Democrats in the Oregon Senate narrowly passed a plan Friday to respond to the federal tax overhaul, a move that would net the state budget a quarter billion dollars but left the chamber’s Republicans unusually resentful.
The Democrats got their way on taxes without a single Republican vote and a “no” vote from one of their own, Sen. Betsy Johnson of Scappoose.
Senate President Peter Courtney, a Salem Democrat, typically tries to secure at least one Republican vote on every bill he brings up for consideration by the full Senate. Following the tax vote Friday, Republican Sen. Brian Boquist of Dallas told Senate Democrats they were only creating an appearance of bipartisanship.
“I’m done with the charade, Mr. president,” Boquist told Courtney.
He then resigned in protest from an important committee Courtney formed last month in hopes it could formulate a bipartisan fix for the state’s mediocre public education system.
The roughly hour-long debate over the Democrats’ tax bill centered on a provision that would prevent Oregon from copying a new federal tax break for certain businesses into state law. Democrats were adamant that giving those businesses a double tax break would be unwise and unfair to working-class families and other regular wage earners. Republicans were just as convinced that the businesses deserve to get the same break as they won under the new federal tax law.
The 16-to-13 split on taxes followed similarly divisive votes on a tuition and financial aid bill for unauthorized immigrants Monday and a gun control bill Thursday. And it could presage another bitter fight next week when the Senate is scheduled to take up a bill to update the state’s advance directives that people can use to specify the health care they want if they become incapacitated.
Boquist said he plans to sue the state over legislative leaders’ decision to pass the tax bill on a simple majority vote, rather than the supermajority required for bills that raise taxes. “This is a revenue package,” Boquist said.
Boquist, who played a key role last year in passing a bipartisan transportation funding plan, also publicly announced he was quitting the joint legislative committee that Courtney created to identify ways to improve Oregon’s education system and secure necessary funding.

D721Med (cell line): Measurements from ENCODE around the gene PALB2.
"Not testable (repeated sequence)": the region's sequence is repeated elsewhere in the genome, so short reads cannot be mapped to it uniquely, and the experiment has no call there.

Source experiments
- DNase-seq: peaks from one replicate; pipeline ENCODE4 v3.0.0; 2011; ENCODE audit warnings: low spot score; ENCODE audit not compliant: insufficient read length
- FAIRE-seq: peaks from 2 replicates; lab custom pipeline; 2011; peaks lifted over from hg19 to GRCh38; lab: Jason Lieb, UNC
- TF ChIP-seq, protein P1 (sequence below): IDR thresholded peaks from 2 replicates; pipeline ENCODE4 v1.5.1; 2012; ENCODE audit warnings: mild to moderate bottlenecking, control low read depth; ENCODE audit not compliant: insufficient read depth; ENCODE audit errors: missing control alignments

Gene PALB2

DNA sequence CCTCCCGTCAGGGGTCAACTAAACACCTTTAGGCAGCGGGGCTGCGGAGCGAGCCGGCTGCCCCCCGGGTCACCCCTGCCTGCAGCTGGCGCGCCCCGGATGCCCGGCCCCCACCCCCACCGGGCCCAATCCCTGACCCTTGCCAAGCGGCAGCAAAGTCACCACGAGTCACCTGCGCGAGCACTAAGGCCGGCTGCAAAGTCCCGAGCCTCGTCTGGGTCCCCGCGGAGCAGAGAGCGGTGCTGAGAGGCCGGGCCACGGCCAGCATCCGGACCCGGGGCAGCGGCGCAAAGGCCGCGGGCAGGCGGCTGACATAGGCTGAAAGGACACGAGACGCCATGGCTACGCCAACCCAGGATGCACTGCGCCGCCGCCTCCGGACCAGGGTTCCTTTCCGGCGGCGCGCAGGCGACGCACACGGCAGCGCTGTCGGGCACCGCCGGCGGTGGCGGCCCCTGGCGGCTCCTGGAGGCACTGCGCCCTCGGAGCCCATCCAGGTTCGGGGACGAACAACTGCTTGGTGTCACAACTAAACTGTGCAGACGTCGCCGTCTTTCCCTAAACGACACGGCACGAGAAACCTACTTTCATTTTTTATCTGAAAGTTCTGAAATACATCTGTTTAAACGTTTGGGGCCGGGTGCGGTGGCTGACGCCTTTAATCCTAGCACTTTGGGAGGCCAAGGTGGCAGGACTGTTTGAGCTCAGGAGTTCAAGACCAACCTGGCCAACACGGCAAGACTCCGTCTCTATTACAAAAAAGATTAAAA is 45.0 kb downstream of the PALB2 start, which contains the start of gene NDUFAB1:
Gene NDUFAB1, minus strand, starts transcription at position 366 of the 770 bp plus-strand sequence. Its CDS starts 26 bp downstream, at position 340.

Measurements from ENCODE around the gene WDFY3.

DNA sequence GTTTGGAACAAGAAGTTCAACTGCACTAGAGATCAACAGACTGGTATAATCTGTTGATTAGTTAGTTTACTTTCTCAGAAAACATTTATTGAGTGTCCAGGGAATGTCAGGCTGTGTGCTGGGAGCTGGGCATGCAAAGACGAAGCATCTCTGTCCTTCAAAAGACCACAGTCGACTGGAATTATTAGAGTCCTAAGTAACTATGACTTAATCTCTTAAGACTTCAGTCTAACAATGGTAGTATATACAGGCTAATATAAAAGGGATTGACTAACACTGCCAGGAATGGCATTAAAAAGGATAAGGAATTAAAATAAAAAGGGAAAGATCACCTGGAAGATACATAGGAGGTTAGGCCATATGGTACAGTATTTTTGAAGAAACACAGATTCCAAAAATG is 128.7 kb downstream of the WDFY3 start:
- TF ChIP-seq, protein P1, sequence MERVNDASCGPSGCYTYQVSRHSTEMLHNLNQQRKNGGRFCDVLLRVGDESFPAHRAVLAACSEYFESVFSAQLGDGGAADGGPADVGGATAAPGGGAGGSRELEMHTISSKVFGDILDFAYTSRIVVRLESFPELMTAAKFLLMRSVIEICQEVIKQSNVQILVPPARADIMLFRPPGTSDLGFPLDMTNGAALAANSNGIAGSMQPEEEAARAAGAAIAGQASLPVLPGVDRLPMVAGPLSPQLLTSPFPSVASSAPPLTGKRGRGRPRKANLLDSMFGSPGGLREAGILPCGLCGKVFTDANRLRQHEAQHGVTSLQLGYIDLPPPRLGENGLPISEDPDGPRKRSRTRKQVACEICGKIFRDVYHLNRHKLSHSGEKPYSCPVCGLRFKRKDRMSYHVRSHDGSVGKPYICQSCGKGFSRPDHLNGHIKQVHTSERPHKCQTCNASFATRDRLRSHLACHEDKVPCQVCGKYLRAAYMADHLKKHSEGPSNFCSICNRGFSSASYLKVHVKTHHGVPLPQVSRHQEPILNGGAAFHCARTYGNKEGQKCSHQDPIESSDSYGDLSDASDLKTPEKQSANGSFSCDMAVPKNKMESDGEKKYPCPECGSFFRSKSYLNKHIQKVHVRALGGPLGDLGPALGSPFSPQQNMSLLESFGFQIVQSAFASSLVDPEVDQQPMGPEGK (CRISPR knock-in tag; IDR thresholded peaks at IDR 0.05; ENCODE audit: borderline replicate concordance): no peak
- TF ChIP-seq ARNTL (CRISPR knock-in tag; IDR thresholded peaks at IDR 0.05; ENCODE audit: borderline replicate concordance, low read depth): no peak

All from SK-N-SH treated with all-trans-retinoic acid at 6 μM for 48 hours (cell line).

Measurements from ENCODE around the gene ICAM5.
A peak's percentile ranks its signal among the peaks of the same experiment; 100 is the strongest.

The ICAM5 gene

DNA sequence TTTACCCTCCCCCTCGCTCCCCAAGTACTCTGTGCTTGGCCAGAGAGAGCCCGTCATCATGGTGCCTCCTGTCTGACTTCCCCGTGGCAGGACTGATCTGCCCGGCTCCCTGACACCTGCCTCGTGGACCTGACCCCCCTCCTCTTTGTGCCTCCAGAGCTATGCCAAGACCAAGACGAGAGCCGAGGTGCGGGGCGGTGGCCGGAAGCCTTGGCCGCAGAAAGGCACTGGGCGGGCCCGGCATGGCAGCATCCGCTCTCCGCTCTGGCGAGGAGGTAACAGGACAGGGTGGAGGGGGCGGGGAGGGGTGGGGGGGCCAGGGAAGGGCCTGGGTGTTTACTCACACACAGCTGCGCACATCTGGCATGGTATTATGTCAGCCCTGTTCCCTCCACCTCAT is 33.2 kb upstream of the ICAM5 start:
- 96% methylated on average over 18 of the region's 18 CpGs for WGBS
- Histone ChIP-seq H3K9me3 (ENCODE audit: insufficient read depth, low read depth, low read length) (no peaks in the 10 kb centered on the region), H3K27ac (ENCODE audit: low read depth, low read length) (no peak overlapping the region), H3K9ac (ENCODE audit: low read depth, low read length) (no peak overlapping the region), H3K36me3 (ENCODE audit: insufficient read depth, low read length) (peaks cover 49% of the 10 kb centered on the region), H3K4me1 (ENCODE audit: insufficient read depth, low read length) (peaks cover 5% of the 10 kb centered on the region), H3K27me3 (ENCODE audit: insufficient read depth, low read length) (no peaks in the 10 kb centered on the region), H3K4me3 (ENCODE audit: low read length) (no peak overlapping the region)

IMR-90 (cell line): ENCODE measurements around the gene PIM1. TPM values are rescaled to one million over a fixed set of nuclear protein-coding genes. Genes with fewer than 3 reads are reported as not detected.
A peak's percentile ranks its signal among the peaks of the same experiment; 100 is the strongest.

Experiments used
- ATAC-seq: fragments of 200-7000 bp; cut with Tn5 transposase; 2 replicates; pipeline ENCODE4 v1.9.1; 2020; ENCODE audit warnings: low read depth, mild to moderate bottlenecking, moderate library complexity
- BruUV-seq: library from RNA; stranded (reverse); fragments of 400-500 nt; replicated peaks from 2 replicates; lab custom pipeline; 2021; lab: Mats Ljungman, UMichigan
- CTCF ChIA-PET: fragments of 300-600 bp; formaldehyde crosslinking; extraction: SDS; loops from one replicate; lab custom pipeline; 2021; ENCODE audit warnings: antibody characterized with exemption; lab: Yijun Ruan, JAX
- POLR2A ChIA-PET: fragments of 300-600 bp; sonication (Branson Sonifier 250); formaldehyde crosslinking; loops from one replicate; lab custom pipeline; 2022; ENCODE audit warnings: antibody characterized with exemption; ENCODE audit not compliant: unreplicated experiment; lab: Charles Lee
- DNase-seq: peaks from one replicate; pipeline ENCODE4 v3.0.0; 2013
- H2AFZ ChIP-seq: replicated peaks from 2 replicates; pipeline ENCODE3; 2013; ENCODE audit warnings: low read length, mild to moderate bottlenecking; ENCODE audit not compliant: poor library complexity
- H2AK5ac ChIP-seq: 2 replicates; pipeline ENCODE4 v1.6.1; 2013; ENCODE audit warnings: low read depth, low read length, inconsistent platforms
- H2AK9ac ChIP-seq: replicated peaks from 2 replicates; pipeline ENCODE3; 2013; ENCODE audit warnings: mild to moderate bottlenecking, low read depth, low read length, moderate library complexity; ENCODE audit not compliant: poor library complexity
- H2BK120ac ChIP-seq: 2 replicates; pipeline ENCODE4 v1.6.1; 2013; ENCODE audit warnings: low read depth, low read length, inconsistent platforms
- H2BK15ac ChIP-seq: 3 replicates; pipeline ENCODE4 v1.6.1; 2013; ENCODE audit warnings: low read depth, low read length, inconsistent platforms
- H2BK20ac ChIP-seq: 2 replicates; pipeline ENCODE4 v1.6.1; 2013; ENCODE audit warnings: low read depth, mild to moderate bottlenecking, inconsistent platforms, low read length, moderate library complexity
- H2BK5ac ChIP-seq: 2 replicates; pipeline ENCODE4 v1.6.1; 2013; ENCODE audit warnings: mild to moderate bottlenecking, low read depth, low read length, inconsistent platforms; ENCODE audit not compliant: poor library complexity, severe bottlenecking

The tax measure, Senate Bill 1528, also includes a strategy to help higher income households avoid the new $10,000 federal cap on deductions for state taxes. That provision received little discussion on Friday, however. The state would allow those taxpayers to buy up to $14 million a year of new tax credits to raise money for an existing need-based scholarship program for in-state college students. Since the federal law did not cap charitable deductions, proponents believe that people who purchase the tax credits could turn around and claim that deduction on their federal returns.
The new federal tax break that Democrats want to keep out of state law is a deduction for people who earn income from so-called pass-through businesses such as partnerships and S corporations. Oregon generally follows federal tax code and if lawmakers don’t take action, Oregon taxpayers who earn money from pass-through corporations would receive the same deduction on their state taxes. Democrats object, because the benefit would be layered on top of an existing state tax break for pass-through earners that lawmakers passed in 2013.
Sen. Mark Hass, a Beaverton Democrat who carried Senate Bill 1528 on the floor Friday, said he believes “nobody gets seconds until everybody gets through the line.”
Nearly half the benefit of adding the tax break in Oregon would go to people with household incomes above $450,000, Hass said. “Of all the issues facing our state today, from housing to struggling schools, the fact we’re on the floor debating whether to lower taxes for people making $450,000 and above is the most absurd moment of my legislative career,” Hass said.
Sen. Rod Monroe, a Portland Democrat, said the bill will not result in any small business owner paying “a higher tax rate next year … than they did this year.”
“This is the most important bill before us this session,” Monroe said.
If the Legislature doesn’t pass the bill and the new federal tax break remains in state law, the state stands to lose roughly $120 million in the current budget. Conversely, the state budget would gain about $140 million in revenue if lawmakers act to keep the federal deduction out of state law.
Sen. Herman Baertschiger Jr., a Republican from Grants Pass, said the benefits of tax cuts for businesses trickle down to the community. He rejected Democrats’ argument that Oregon schools would suffer a revenue loss if the state were to state copy the federal tax cut for pass-through businesses.
“We will fund the schools if we have a good economy, because we’ll have more taxes,” Baertschiger said.